• ‘The Heart Is A Lotus’ was reissued by Gearbox Records in 2013,
      https://www.discogs.com/The-Michael-Garrick-Sextet-With-Don-Rendell-And-Ian-Carr-Prelude-To-Heart-Is-A-Lotus/release/4863392

      I picked up a copy earlier in the week. Says “recorded at BBC Maida Vale studios”, so possibly a session intended for radio broadcast, not the original Argo album recording session? Norma Winstone missing in action, to my relief but much to my disappointment, like many Gearbox albums sourced from BBC recordings, it is soft, the top-end is missing, despite Gearbox declared tools of authenticity (Scully lathe remastering etc). BBC engineered for radio broadcast, not for hi fidelity system reproduction, I suspect, trimming the tonal range.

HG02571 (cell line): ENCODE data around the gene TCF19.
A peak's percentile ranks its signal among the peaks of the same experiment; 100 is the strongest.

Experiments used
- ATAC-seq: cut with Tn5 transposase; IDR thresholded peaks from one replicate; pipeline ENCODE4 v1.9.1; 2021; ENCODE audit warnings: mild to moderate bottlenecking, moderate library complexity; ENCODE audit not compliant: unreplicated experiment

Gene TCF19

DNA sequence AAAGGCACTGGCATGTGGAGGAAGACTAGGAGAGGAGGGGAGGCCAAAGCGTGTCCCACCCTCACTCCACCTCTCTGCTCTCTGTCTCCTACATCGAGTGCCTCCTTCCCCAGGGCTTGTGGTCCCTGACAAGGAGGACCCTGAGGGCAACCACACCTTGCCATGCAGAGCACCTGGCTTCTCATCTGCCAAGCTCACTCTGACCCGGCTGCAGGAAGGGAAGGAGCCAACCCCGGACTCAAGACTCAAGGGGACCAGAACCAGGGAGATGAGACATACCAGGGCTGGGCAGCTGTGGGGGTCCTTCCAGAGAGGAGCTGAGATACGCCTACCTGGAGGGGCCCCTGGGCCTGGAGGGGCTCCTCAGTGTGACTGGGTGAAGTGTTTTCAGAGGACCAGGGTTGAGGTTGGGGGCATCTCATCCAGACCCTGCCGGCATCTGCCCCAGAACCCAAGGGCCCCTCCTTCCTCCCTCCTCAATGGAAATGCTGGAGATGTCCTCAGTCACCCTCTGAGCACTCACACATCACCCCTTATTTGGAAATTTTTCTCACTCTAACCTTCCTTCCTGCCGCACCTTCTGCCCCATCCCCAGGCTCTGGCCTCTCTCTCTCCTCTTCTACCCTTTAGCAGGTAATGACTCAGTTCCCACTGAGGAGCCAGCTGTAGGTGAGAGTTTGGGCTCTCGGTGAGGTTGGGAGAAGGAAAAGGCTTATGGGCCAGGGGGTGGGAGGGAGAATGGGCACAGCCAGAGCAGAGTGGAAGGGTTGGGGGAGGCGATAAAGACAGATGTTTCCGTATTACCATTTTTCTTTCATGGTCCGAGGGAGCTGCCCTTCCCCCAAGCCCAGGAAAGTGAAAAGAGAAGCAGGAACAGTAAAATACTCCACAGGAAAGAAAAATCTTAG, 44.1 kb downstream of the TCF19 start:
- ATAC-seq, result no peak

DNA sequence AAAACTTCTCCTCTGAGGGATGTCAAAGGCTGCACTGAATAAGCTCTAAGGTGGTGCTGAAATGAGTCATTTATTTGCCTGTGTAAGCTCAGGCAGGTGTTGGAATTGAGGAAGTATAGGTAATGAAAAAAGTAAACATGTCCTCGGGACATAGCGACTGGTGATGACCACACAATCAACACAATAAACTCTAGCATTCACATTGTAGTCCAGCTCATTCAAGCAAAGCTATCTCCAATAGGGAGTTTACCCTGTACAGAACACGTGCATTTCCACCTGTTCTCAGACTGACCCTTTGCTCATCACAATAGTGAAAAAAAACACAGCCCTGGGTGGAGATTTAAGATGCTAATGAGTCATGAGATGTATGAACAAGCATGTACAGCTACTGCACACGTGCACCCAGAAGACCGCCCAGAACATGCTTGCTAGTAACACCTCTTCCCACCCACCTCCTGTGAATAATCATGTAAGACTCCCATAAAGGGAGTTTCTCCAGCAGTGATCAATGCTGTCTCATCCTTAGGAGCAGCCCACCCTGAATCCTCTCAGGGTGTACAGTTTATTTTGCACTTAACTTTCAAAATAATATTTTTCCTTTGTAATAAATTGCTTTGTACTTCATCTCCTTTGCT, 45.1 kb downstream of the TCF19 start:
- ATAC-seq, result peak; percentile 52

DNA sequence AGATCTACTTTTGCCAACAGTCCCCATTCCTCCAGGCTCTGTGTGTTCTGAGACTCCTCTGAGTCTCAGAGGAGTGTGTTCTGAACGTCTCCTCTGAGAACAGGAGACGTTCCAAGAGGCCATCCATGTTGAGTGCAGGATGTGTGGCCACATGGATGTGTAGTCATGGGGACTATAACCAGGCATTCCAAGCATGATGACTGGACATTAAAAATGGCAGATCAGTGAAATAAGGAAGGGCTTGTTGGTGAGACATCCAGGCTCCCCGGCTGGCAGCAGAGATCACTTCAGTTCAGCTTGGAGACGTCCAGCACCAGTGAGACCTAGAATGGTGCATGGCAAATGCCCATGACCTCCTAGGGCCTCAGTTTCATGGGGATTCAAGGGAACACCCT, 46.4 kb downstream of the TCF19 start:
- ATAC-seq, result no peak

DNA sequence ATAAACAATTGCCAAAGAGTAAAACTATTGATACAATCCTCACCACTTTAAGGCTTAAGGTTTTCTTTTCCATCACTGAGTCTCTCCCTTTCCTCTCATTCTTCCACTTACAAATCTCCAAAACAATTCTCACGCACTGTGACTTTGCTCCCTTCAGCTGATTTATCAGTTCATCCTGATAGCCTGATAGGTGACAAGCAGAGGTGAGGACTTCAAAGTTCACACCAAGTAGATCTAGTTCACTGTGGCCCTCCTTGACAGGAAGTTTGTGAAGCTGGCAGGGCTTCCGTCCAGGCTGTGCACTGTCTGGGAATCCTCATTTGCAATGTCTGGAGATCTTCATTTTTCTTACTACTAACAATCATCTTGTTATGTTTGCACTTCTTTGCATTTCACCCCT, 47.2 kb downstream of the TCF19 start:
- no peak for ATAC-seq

The title track has Garrick on harpsichord, which is one of those classical music conceits that hasn’t worn well. The well-tempered clavier. I’ll post with thoughts in due course.

      • The Gearbox LP is a 1968 session for a Jazz In Britain radio broadcast, preceding the Argo LP of the same name by about two years. I think the title track is a great tune, although I share your reservations, the rest of the session being a bit of a mixed bag IMO. Interested to hear your thoughts in more detail.

        BTW, the Cold Mountain LP is a stunner and a highlight for me in Garrick’s recorded output. Original copies are expensive and rare, but there is a nice AAD mastering on Vocalion CD.